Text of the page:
The advent of the digital computer enabled the development of solution methods for finite wings that are superior to methods that represent the wing by a lifting line. These solution methods are an extension of the airfoil-panel methods discussed in Chapter 5, with singularities here being distributed over the wing planform. The singularities may be sources, doublets, vortices, or certain combinations of these. A source distribution splits the streamlines and thus represents wing thickness, whereas a doublet or vortex distribution gives rise to lift. Vortex elements are discussed here for a wing with an arbitrary planform. Appeal is made to the tangency (i. e., “no-flow”) boundary condition, as in Chapter 5, and a system of simultaneous linear-algebraic equations is developed by applying the tangency-boundary condition at numerous points on the wing surface. The wing is assumed to be at a small angle of attack relative to the freestream flow because the theory is inviscid and irrotational and large areas of separation cannot be accommodated. Unlike liftingline theory, panel methods require no restrictions on wing sweep or AR, but they do rely on the principles of superposition.
The two panel methods described herein, the vortex panel method (VPM) and the vortex lattice method (VLM), can be used to model inviscid flow over wings with airfoil sections of large or small thickness ratios. The VPM is illustrated for a wing of arbitrary-thickness ratio, and the surface-pressure distribution on the wing is found. The VLM is discussed for a thin wing, that is, the wing thickness is assumed to be
small and its effect is neglected. When the wing thickness is neglected, such panel methods often are called lifting-surface methods. Lifting-surface methods apply the tangency-boundary condition on the camber surface of the wing rather than on the surface of the wing. The advantage of a lifting-surface analysis is that it is easier to program because far fewer panels are needed and the influence equations are simpler while satisfactory accuracy is maintained, as it was in thin-airfoil theory. The disadvantage of a lifting-surface analysis is that it provides the pressure difference (i. e., pressure loading) across the camber surface rather than the pressure distribution on the wing surface. The pressure distribution on the wing surface is needed as input for any related boundary-layer solution. However, lifting-surface methods provide force and moment data.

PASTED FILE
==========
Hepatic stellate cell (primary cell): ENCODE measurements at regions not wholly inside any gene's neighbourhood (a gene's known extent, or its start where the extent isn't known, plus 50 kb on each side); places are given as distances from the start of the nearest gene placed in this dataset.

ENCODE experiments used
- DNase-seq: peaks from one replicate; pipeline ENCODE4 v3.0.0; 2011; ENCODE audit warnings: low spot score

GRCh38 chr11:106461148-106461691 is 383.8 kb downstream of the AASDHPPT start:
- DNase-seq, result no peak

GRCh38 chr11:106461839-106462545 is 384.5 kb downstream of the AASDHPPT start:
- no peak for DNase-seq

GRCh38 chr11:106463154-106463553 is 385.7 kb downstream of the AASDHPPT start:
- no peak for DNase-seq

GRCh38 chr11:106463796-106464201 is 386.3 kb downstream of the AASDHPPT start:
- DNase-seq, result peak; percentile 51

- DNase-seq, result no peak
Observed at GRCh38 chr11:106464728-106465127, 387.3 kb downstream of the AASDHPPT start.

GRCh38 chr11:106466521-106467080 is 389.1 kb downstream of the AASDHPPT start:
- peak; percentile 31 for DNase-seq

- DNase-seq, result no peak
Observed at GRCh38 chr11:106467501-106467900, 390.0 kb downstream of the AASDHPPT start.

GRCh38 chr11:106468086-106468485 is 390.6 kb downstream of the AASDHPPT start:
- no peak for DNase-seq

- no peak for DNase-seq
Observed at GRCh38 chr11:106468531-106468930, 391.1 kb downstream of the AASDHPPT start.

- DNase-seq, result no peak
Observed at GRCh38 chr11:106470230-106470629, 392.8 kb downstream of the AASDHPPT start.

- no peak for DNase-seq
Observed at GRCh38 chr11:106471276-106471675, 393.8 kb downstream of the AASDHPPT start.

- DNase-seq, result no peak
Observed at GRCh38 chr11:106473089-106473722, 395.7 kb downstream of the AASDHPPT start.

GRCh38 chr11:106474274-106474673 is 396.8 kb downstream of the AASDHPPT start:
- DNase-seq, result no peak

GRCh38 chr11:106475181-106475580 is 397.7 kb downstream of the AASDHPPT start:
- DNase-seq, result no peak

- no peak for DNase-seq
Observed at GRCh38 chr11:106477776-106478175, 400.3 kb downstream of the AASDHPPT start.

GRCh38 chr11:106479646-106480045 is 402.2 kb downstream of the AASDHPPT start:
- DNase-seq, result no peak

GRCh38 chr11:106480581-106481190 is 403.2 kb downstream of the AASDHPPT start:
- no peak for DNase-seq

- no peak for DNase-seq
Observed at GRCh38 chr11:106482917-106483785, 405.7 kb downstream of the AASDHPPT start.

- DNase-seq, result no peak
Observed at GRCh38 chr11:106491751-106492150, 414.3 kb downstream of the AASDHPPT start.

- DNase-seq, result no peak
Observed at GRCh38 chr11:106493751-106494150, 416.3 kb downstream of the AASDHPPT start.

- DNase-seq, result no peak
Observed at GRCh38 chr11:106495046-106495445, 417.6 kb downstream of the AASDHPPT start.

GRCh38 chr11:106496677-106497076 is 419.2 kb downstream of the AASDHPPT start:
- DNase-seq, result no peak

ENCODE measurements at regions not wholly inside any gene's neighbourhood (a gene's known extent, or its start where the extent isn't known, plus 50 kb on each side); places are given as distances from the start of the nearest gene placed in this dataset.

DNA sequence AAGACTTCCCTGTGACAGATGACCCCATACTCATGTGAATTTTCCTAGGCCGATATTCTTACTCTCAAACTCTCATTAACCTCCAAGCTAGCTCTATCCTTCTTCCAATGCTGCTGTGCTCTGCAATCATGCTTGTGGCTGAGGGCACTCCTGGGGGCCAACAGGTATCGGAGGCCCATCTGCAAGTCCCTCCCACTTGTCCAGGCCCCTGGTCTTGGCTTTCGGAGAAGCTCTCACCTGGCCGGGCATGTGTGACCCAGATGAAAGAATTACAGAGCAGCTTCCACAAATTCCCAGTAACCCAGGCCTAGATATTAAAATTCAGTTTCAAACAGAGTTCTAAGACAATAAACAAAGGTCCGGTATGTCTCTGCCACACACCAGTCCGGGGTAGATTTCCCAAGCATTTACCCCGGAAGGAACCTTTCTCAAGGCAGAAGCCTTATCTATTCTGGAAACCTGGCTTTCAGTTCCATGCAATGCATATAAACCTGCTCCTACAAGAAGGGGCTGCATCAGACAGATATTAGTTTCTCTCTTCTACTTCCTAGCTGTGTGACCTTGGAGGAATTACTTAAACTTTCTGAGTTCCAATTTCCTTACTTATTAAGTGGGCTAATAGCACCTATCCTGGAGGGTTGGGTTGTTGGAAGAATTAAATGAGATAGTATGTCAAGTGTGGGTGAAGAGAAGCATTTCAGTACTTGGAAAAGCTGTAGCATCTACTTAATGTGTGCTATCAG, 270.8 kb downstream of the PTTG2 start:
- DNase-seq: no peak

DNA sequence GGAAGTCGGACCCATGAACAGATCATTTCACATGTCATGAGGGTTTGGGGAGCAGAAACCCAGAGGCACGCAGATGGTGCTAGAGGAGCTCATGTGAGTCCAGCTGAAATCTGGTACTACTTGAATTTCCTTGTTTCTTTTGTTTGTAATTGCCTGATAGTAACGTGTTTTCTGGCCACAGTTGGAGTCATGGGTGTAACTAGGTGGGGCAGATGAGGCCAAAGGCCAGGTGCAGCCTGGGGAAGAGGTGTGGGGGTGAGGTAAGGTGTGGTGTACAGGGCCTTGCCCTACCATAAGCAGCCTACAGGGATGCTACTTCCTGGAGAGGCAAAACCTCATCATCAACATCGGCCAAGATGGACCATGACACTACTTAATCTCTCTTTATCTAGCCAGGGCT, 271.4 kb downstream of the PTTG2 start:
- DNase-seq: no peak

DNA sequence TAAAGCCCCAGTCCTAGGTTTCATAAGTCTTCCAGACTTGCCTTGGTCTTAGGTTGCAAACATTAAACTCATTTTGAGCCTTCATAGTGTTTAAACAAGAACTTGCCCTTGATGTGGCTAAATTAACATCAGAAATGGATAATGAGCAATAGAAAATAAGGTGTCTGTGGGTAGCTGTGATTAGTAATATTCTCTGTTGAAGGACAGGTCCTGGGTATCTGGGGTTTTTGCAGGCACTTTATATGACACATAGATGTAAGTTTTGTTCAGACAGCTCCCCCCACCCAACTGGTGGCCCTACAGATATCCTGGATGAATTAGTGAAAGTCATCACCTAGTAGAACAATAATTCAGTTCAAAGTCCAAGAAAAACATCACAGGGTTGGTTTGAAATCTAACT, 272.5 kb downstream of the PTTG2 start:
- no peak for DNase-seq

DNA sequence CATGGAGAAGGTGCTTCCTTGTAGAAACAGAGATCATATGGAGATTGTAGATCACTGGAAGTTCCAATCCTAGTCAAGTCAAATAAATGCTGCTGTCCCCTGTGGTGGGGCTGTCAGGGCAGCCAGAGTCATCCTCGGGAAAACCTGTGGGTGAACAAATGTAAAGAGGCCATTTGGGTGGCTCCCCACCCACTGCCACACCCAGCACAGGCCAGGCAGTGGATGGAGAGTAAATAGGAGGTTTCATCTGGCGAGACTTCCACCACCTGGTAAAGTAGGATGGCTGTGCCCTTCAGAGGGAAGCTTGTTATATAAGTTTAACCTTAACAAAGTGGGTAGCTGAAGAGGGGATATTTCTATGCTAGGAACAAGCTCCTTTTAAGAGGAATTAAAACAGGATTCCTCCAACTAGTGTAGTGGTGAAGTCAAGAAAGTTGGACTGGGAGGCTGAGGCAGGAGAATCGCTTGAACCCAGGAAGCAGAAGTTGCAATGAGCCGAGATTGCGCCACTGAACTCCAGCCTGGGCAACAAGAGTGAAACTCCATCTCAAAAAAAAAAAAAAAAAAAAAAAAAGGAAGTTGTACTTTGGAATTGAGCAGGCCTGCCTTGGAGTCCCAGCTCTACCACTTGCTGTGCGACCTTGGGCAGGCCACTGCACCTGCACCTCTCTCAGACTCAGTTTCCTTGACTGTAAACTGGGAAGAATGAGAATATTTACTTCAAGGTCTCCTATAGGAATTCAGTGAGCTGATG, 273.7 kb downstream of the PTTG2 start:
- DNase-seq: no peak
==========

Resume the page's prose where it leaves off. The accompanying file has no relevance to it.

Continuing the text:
In both of the panel methods described herein, the wing surface must be subdivided into a suitable number of small quadrilateral panels that reflect the wing shape and planform. These panels need not be of the same size, usually being smallest in regions of rapidly varying flow properties. Thus, given wing surface must be discretized into panels as a preliminary step in the calculation. This grid generation is itself an important area of study. Each panel has vorticity distributed over the surface. In the following discussion, the vorticity is combined with vortex elements for convenience. Higher-order solutions with curved panels and distributed vorticity are found in the literature.